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Leonard Pennario – the Early Years 1950-58
Fryderyk CHOPIN (1810-1849)

Sonata No.2 in B flat minor Op.35 (1839) [21:21]

No.1 Op.18 E flat major [3:58]
No.2 Op.34/1 A flat major [4:34]
No.3 Op.34/2 A minor [5:58]
No.4 Op.34/3 F major [2:08]
No.5 Op.42 A flat major [3:43]
No.6 Op.64/1 D flat major [1:34]
No.7 Op.64/2 C sharp minor [3:18]
No.8 Op.64/3 A flat major [2:28]
No.9 Op.69/1 A flat major (1835) [4:10]
No.10 Op.69/2 B minor (1829) [3:07]
No.11 Op.70/1 G flat major (1835) [1:53]
No.12 Op.posth F minor (1847/48) [3:06]
No.13 Op.70/3 D flat major (1829) [2:28]
No.14 Op.posth E minor (1830) [2:55]
Polonaise in A flat major Op.53 [6:01]
Robert SCHUMANN (1810-1856)

Fantasia in C major Op.17 (1836-38) [29:48]
Franz LISZT (1811-1886)

Sonata in B minor S178 (1855) [26:49]
César FRANCK (1822-1890)

Prélude, Chorale and Fugue (1884) [18:09]
Modest MUSSORGSKY (1839-1881)

Pictures at an Exhibition (1874) [28:33]
Sergei PROKOFIEV (1891-1953)

Visions Fugitives Op.22 (1915-18) [19:58]
Béla BARTÓK (1881-1945)

Piano Sonata Sz.80 (1926) [12:39]
Miklós RÓZSA (1907-1995)

Piano Sonata in A minor Op.20 (1949) [18:34]
Maurice RAVEL (1875-1937)

Miroirs (1904-05) [25:31]
Gaspard de la nuit (1909) [20:14]
La Valse (1920) [10:46]
Claude DEBUSSY (1862-1918)

La Plus que Lent (1910) [4:33]
Rêverie (pub. 1895) [4:19]
Leonard PENNARIO (b.1924)

Midnight on the Cliffs (1942) [4:34]
Variations on The Kerry Dancers (1942) [8:41]
Leonard Pennario (piano)
rec. Hollywood, California, 1950-58
MSR 1188 [4 CDs: 72:40 + 74:45 + 79:57 + 78:37]


As well as being active in promoting contemporary pianists – Joshua Pierce is a prime example – MSR has now restored Leonard Pennario’s Capitol recordings made between 1950 and 1958. I’ve consistently found that MSR’s Pierce recordings promote a distinctly 1950s ethos in spotlighting the piano at the expense of orchestral forces. Here there’s no orchestra, obviously, but these genuinely 1950s recordings are all too audibly products of their time. I don’t know how faithfully the MSR remastering reflects the originals – very, I would assume, but without access to the original LPs one can’t be definitive – but the four well-filled discs present a distinct series of different problems.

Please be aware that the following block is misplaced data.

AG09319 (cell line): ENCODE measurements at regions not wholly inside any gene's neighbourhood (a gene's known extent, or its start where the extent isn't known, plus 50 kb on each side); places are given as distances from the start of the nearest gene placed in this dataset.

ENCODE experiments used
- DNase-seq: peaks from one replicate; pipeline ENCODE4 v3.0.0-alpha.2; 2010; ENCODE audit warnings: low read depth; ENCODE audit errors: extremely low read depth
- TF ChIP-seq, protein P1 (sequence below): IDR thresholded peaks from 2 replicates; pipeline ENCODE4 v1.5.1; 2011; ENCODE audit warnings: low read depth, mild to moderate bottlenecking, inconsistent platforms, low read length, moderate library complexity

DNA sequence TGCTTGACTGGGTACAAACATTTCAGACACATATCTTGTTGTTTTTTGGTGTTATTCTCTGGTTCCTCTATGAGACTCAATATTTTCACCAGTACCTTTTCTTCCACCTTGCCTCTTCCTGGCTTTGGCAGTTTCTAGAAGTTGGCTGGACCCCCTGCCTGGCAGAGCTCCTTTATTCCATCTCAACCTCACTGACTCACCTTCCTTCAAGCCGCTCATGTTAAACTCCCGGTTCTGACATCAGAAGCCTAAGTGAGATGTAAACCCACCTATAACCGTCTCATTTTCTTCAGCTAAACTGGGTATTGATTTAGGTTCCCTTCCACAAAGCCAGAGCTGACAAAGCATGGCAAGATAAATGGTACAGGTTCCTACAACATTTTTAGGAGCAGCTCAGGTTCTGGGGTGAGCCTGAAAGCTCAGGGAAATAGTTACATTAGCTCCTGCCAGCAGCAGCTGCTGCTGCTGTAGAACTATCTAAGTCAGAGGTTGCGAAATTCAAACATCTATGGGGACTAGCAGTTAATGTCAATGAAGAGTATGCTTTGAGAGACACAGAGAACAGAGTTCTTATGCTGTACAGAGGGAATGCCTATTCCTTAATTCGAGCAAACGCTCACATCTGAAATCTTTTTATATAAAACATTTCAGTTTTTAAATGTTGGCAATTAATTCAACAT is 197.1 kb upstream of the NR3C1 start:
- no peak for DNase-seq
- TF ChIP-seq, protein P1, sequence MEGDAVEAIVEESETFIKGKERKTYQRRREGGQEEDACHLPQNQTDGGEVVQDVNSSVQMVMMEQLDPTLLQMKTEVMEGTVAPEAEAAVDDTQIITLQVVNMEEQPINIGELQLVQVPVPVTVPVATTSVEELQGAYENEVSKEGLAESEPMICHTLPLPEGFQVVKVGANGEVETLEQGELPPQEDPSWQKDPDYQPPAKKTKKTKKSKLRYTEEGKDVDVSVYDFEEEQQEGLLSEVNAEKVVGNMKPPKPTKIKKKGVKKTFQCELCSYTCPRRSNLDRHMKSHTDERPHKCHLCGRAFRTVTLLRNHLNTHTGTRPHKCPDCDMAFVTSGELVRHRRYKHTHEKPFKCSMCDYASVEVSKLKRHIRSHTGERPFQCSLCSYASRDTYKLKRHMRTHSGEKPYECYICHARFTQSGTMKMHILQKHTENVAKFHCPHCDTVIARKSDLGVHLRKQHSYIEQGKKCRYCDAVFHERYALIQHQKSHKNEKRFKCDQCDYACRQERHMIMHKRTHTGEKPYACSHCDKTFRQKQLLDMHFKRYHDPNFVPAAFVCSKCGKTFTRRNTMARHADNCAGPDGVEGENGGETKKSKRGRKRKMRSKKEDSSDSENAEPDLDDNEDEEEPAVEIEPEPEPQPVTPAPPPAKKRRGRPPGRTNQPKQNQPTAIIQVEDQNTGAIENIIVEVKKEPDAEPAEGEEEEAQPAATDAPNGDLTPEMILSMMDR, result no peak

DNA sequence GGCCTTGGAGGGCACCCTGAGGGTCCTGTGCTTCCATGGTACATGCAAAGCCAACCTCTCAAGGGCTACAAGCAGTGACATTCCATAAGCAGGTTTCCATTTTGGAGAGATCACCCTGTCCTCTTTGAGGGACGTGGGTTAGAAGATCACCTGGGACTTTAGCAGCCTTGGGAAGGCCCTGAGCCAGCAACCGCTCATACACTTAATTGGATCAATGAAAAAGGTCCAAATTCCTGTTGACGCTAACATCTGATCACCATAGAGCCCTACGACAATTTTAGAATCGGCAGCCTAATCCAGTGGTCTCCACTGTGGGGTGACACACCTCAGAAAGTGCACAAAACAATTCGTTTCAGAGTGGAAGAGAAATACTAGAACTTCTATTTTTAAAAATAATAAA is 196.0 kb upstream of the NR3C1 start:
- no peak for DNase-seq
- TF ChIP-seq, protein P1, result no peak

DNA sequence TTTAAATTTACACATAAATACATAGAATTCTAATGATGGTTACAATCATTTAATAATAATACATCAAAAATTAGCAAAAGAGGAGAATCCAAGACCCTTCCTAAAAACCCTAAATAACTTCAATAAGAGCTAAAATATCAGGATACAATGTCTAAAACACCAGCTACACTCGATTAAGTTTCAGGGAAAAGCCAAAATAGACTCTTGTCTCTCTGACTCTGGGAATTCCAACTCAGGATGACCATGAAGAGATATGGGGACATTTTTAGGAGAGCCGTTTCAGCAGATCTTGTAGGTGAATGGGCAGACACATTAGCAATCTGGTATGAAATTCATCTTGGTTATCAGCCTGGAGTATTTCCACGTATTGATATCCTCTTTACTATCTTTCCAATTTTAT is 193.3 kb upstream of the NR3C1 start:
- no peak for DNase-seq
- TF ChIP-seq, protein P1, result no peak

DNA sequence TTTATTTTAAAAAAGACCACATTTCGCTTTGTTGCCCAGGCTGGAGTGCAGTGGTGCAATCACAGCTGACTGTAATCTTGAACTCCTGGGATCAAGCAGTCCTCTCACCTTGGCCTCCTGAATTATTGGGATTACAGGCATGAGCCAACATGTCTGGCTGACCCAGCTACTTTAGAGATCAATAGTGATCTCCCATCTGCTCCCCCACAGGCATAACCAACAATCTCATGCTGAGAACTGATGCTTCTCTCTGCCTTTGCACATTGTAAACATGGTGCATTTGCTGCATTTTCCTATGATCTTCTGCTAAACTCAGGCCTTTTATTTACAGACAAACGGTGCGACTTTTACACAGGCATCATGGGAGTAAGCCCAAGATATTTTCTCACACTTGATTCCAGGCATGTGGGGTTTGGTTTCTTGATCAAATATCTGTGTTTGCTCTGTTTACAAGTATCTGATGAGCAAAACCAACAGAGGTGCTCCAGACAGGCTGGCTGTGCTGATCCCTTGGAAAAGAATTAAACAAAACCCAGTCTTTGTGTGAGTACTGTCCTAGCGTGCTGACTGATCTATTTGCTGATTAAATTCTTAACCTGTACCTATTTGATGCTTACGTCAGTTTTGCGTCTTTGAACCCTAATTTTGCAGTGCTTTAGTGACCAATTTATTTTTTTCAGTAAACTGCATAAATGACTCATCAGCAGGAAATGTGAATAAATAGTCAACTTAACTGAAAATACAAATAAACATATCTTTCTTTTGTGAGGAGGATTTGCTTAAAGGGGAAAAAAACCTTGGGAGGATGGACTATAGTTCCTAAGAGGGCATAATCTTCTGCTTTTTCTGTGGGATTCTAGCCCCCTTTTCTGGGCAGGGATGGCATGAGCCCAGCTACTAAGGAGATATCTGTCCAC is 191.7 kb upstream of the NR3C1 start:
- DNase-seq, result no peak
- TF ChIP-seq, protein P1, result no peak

Pennario’s Liszt Sonata sounds nastily synthetic with a thoroughly unpleasant, plastic bass. Capitol generally used Steinways I think but recorded them in unmerciful close-up. The results, as here, are unsympathetic. In any case Pennario’s instincts seem to be predicated on a Horowitz model but without much ancillary insight. The finale finds him exploring better musical avenues – there’s some beautiful playing despite the wretched recording. But earlier on his playing is rigid and mechanical. His Chopin is also disappointing. The Sonata sounds dead at the tempo he promotes, not least because he phrases with seemingly a total lack of affection for the music. There’s no doubting the finger precision but the spirit is missing. The Waltzes suffer from poor tempo choices – and are heavy and charmless.

By the time we reach the Mussorgsky Pictures – apparently heard in its entirety for the first time on disc – we reach the nadir of Capitol’s engineering. This is simply one of the most bizarre sounds I’ve ever heard from an LP. Sounding more like a clavichord than anything Pennario’s instrument proves utterly self-defeating. It’s difficult to reconstruct his instincts from the clavichord masquerading as a piano but even so there’s nothing especially distinctive about the playing.

The nature of the recording changes dramatically for the Prokofiev – so much better that one wonders whether the whole thing is not some plot. His playing here is very much more involving and marks a dramatic upturn in expressive sensitivity. This is a view seconded by his performances of Ravel where one senses his greatest gifts lay in the realm of a certain cool, dispassionate impersonality. His objectified approach is at a far remove from Gieseking. Pennario’s playing has a crystalline clarity in Gaspard, which is reflective of his entire Ravel performances. This kind of playing is brilliantly apt whilst remaining simultaneously rather limited in its colouristic responses.

The Bartók and Rozsa sonatas are distinctive performances. They demonstrate Pennario’s power of rhythmic control and an incisive awareness of the structural dictates of both works. To this extent his dispassionate objectivity finds its greatest target in these two works. The Franck is played well but suffers another uncomfortable recording – too many of these sessions were recorded either far too close or suffered from he kind of airless constriction once common in pre-War Parisian studios. The Schumann receives a young man’s performance – avid, determined, and superficial. There are two of Pennario’s own works, both youthful - Midnight on the Cliffs is the better known, a Lisztian and Rachmaninovian opus that sounds like a windswept Addinsell.

So the performances here are very variable and the original recording set-ups frequently inept. But the box covers a lot of ground and neatly collates a swathe of Pennario’s earliest recordings.

Jonathan Woolf

MSR web site


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